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Given a symplectic vector space $V$, and a subspace $ \ U \subset V$, if $ \ U^\bot \not\subset \ U$, ($U \ $ is not co-isotropic), is it necessarily the case that $U \subseteq U^\bot \ $ or $ \ U \cap U^\bot = {0}$?

Another way of phrasing it would be, is containment, equality and trivial intersection the only possibilities for a subspace and its (symplectic) complement?

(For the technical definitions: are the cases isotropic, co-isotropic, Lagrangian and symplectic the complete list of possibilities for a subspace and its complement?)

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Let $(V,\Omega)$ be a symplectic vector space of $\text{dim} V=2n$, with basis $e_1,...,e_n,f_1,...,f_n$, let us consider the four subspaces.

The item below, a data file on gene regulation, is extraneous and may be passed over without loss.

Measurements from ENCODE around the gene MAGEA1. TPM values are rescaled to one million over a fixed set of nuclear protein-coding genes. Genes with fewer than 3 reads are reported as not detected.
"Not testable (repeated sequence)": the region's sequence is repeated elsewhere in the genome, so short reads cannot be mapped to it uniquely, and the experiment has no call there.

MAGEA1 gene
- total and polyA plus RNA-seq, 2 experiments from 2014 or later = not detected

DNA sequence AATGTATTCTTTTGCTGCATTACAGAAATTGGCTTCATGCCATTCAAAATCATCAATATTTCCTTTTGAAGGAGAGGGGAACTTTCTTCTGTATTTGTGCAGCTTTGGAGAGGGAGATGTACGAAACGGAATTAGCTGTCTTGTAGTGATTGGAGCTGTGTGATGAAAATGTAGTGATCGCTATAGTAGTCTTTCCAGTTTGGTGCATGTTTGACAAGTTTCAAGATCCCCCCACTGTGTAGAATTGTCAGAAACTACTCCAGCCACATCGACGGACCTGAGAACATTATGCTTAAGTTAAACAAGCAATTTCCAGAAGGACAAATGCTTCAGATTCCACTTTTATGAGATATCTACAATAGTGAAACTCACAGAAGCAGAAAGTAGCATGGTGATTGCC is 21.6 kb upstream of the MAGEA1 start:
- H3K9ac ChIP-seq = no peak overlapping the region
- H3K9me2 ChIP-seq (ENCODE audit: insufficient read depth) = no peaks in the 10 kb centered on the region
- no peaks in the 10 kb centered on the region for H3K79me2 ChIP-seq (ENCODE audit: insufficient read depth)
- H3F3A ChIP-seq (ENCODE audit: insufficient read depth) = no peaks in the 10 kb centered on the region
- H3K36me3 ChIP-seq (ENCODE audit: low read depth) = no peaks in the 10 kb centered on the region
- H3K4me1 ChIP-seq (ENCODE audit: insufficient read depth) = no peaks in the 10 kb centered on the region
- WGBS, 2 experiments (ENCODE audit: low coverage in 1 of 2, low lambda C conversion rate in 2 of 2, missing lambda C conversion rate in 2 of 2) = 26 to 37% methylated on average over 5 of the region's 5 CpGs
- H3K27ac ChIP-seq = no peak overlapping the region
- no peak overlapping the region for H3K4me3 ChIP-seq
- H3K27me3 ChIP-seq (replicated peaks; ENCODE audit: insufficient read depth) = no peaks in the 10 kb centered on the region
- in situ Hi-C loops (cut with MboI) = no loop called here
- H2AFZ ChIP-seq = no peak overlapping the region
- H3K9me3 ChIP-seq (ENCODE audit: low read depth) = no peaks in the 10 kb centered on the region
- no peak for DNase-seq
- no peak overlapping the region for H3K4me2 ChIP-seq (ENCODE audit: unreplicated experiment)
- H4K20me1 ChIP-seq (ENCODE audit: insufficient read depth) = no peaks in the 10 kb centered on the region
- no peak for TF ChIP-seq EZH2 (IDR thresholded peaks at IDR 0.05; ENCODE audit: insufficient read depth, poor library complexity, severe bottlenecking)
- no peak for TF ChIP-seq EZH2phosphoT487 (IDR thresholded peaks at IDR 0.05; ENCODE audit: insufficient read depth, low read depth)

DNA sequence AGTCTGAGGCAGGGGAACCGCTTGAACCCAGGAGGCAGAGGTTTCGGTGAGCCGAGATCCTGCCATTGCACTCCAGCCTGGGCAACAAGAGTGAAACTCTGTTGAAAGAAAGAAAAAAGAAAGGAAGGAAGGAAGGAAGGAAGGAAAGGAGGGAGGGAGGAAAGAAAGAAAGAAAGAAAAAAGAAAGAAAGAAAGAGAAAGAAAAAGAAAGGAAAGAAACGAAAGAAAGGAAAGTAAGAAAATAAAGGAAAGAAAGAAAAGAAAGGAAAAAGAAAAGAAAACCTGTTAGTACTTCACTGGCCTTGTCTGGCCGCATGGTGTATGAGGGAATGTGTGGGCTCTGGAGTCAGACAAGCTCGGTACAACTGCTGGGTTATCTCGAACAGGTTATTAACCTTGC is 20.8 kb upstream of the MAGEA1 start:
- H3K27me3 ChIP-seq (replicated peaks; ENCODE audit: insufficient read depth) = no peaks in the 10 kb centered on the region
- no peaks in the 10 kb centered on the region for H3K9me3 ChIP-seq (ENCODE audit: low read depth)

Isotropic: $\mathscr{L}\{e_1,e_2\}$
Symplectic: $\mathscr{L}\{e_1,f_1\}$
Lagrangian: $\mathscr{L}\{e_1,..,e_n\}$
Co-isotropic: $\mathscr{L}\{e_1,e_2,...,e_n,f_1\}$

By definition, a Lagrangian subspace is both isotropic and co-isotropic. Also if $Y\nsubseteq Y^\Omega$, then either $Y^\Omega\subseteq Y$ or $Y\cap Y^\Omega=\{0\}$. So these are the only possibilities. Another way to check this is to ask, can you come up with a subspace which doesn't have any of the above four subspace properties ?

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  • $\begingroup$ What about $W =\mathscr L \{e_1,e_2,f_1\}$? $W^\bot = \mathscr L \{e_2,e_3,\ldots, e_n, f_3,\ldots, f_n\}$, so it is not one of the above. $\endgroup$ – mlainz Jan 16 at 14:25

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